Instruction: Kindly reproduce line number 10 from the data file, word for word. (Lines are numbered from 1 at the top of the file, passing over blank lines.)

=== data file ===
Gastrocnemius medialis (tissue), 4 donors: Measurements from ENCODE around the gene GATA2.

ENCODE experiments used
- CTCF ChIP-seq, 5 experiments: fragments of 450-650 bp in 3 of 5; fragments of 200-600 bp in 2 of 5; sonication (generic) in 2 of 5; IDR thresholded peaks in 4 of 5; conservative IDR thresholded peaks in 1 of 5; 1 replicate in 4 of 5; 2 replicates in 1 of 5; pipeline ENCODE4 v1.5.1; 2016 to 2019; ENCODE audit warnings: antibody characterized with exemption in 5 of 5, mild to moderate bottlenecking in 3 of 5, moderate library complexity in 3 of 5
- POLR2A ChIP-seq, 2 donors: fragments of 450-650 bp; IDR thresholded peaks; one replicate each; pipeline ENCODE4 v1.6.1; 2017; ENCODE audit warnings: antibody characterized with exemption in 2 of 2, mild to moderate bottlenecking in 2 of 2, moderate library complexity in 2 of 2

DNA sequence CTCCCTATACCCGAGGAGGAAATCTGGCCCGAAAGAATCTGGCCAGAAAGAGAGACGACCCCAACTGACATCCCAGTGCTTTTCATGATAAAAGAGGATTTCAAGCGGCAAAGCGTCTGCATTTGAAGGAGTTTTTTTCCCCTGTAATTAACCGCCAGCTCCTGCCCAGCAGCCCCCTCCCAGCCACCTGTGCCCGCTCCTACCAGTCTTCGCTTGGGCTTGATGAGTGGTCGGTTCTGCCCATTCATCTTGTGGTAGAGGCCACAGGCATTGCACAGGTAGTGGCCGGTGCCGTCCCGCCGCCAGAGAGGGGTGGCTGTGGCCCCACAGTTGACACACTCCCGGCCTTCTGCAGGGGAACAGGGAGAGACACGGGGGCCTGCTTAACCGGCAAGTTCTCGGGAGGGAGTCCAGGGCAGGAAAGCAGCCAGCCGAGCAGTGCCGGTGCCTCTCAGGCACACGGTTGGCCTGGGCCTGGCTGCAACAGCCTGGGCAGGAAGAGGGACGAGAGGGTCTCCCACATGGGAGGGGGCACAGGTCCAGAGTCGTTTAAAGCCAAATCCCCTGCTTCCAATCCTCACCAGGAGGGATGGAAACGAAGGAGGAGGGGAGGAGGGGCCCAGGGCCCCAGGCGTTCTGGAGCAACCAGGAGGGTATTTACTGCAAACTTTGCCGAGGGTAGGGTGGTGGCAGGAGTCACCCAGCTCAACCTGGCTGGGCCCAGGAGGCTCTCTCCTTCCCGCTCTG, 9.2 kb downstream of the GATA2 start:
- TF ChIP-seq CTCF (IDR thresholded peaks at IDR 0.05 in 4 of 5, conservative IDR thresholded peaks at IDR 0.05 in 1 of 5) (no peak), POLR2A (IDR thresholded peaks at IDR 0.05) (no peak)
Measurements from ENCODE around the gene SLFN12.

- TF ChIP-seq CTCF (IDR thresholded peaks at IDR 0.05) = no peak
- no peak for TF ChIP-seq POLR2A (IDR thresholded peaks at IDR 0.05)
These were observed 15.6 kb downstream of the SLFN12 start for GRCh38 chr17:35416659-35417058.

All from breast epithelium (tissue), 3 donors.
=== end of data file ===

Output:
These were observed 15.6 kb downstream of the SLFN12 start for GRCh38 chr17:35416659-35417058.